Picking a winner may seem a bit like comparing apples and oranges--after all, is a hammer better than a wrench? We'll admit that your mileage may vary, but if we could take only one set of tools to a deserted network island, we'd load up our raft with SolarWinds.Net's networking tools. It has the kitchen sink and now our Editor's Choice award too. This mixed bag of disparate tools covers the entire gambit of our modified FCAPS (see "How We Tested," for how we fudged fault, configuration, accounting, performance and security) at a reasonable price. SolarWinds.Net's product is a tool for all reasons.MRTG (Multi Router Traffic Grapher) gets our Best Value award, having a sum total price tag of a big fat nada, zip, zero (under GNU). It is a hunter, gatherer and grapher, spewing SNMP performance statistics into HTML, and it has spawned an active Internet community, which adds lots of value.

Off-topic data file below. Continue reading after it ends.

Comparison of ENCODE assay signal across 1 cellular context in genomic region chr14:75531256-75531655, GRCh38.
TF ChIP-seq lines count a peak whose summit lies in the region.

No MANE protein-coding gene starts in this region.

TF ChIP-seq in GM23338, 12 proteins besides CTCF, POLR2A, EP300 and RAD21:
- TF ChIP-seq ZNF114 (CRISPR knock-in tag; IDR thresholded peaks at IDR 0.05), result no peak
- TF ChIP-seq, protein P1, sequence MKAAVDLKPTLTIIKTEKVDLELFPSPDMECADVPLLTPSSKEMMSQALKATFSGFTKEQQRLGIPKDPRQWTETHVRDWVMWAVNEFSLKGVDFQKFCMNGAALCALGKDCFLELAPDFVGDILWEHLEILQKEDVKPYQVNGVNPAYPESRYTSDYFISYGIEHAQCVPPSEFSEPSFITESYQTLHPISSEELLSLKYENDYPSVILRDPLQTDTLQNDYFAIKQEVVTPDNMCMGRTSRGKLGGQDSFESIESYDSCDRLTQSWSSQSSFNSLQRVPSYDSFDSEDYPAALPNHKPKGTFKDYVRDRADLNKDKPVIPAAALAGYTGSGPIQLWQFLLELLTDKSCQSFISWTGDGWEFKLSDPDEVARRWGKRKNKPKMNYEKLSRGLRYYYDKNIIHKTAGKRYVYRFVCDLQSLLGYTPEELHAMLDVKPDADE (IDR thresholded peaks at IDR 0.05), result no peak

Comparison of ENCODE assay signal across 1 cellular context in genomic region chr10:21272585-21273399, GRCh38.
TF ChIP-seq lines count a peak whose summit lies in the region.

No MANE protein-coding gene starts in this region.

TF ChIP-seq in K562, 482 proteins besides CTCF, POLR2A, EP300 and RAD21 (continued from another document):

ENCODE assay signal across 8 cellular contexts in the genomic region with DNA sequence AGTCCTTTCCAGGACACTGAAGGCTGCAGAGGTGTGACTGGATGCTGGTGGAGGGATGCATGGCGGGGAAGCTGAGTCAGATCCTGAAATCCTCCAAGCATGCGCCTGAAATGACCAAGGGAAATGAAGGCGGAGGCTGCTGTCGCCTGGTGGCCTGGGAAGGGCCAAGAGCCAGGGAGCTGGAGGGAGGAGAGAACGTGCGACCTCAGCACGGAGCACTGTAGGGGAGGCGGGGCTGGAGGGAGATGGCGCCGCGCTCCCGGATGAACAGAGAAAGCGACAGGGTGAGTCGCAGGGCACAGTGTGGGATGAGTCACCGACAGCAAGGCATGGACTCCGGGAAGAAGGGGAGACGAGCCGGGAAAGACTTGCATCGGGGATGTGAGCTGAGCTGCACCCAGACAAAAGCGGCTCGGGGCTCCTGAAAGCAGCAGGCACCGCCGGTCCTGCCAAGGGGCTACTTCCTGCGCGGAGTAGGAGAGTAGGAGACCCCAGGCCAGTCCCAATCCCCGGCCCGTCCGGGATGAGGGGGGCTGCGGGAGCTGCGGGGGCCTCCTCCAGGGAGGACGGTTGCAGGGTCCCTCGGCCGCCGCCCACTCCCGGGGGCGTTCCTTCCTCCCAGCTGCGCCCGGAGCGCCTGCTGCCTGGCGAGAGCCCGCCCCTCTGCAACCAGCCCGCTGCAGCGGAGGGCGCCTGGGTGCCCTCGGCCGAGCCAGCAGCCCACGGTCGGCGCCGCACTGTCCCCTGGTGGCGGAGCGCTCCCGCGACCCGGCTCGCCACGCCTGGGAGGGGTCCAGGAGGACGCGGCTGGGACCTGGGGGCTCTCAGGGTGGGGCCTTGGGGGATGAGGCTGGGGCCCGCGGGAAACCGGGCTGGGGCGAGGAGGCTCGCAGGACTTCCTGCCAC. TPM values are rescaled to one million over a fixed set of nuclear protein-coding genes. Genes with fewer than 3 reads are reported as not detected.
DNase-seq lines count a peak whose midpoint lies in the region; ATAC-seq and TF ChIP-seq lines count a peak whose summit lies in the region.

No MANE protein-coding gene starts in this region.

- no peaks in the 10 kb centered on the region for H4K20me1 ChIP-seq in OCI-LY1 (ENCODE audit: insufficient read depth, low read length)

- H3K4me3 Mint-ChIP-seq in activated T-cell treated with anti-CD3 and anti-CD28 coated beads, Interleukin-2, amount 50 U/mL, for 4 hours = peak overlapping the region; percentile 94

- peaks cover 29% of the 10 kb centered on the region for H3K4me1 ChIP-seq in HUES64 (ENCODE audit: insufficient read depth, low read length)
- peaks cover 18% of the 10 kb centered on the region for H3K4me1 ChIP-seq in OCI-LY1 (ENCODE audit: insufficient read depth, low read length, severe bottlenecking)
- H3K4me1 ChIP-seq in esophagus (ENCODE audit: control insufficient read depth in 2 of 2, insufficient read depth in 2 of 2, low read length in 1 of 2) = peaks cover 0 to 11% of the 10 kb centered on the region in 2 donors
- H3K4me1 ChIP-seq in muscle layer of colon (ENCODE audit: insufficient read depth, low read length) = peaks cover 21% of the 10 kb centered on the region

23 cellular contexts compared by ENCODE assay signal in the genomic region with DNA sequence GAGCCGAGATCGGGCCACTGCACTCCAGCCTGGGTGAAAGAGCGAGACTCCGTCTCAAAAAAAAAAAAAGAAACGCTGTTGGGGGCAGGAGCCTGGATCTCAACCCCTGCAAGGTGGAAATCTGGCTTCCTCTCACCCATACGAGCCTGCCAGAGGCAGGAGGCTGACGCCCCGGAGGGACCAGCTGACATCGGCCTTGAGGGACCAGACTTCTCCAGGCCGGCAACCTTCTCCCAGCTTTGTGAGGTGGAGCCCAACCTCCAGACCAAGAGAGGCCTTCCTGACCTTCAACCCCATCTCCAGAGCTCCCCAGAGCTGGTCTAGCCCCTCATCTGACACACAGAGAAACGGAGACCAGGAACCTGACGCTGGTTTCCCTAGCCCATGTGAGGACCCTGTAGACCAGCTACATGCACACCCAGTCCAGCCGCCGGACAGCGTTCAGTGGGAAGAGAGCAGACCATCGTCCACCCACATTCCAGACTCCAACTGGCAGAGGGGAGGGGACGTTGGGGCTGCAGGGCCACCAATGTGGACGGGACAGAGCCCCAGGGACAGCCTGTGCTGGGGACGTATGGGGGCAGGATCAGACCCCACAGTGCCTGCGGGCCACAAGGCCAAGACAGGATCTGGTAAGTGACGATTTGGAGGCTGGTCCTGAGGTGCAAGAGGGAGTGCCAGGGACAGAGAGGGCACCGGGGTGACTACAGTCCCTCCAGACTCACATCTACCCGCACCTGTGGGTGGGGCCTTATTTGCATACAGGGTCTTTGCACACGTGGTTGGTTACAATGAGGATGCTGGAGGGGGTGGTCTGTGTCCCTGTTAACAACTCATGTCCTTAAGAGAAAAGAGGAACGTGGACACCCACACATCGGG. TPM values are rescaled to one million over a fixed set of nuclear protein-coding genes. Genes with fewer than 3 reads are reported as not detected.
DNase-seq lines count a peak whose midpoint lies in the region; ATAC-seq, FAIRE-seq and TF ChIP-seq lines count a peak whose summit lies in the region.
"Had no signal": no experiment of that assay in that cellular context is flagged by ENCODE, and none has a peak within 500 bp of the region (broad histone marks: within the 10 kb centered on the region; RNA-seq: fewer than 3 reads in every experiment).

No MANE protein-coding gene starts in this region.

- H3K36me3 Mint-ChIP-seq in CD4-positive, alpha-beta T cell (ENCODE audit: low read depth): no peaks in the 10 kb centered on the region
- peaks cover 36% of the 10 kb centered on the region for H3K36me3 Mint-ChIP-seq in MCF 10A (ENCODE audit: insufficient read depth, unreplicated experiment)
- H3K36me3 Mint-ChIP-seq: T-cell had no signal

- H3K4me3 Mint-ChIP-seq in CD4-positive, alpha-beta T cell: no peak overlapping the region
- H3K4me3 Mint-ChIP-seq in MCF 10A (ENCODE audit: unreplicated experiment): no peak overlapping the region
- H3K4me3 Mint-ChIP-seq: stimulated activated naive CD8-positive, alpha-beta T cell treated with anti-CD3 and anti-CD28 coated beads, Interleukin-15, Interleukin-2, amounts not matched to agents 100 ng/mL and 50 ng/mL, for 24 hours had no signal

This is the definitive network toolbox. It has a ton of utilities, ranging from simple, variable ping monitors and subnet calculators to more sophisticated performance monitors and address-management functions. What appeals to us most about SolarWinds is that, though it is definitely a bunch of separate, immediately usable utilities, there is structure tying the tools together. That is, even though the tools operate in separate windows, they are integrated in that they provide context launches of other tools. Selecting an IP address in the IP Address Management utility allows for a telnet, trace route, ping and browse of the selected address.